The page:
Is Big Law dead? I have linked to the New Republic article before, but here is the link to The Last Days of Big Law: You can’t imagine the terror when the money dries up again. As you may know, that article generated lots of discussion. See for example:

If “Big Law” is heading toward death, some will blame the economy, but many will blame the “greediness” factor mentioned in the original New Republic article. (See my blog post this Friday on how my old law firm became the “Hotel California.”)

This is not the first time that “big law” was supposedly on life support. Several years ago there were similar predictions. At that time I asked my friend Charlie Miller for his ideas on “Characteristics of Successful Law Firms.” He agreed I could share them with you.

  1. Have a comprehensive business plan (“play book”) and review and update the business plan on an ongoing basis.
  2. The client comes first. Without clients, there is no reason for a law firm to exist.
  3. Sell solutions (“provide value”) to clients, not time as expressed in billable hours.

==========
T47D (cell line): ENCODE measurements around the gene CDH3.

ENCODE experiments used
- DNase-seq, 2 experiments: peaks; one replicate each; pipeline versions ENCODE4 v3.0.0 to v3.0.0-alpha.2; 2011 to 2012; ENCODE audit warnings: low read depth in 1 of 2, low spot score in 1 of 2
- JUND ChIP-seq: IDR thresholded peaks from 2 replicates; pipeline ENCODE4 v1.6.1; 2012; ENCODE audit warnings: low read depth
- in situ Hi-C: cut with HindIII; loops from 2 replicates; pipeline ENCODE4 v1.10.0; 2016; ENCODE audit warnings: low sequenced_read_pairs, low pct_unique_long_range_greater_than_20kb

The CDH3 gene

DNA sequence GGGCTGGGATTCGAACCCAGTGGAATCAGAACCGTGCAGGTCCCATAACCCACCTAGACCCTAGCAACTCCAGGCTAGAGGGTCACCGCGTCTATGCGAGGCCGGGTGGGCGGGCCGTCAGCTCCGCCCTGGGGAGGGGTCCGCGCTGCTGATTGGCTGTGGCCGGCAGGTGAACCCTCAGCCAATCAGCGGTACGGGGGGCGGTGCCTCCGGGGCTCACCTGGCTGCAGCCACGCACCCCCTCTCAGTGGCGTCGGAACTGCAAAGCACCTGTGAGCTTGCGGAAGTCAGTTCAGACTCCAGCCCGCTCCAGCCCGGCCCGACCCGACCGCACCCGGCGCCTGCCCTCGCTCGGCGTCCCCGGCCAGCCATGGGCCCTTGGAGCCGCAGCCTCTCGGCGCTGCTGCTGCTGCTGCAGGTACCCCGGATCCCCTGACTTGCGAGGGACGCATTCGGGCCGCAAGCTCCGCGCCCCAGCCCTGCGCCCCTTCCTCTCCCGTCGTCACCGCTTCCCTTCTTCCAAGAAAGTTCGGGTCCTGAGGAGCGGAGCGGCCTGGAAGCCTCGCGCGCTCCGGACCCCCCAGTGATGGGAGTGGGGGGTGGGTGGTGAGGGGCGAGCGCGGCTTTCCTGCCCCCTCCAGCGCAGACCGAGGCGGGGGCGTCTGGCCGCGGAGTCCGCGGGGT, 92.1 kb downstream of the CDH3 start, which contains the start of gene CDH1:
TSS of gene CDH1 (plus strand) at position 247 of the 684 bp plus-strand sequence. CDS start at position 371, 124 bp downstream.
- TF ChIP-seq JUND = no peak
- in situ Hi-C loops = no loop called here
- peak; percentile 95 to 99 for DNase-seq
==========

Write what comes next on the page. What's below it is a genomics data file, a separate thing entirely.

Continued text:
4. Manage client expectations on a daily basis.
  5. Utilize Rigorous Financial Management for all client assignments. Prepare budgets for each matter: tasks, events, timing and resources to be used for the benefit of the client. This requires early analysis and client sign-off.
  6. Inventory is not “billable hours,” it is the cash those hours represent. Focus on collecting accounts receivable and maintain a high realization rate.
  7. Practice effective cash flow management by getting funds into the bank as quickly as possible.
  8. Recognize that technology—emails, blogs, cell phones, voice mail and social media—cannot replace personal relationships, personal integrity, and rapport with clients.
  9. Value and reward “Team Effort” aligned with a pre-determined Strategy.
  10. Have in place a disaster plan and a client succession plan and keep them current. Business survival and succession cannot be left to chance.

Charlie’s ideas are right on target. Is your firm doing the things he suggests? For example, does your firm reward “team effort?”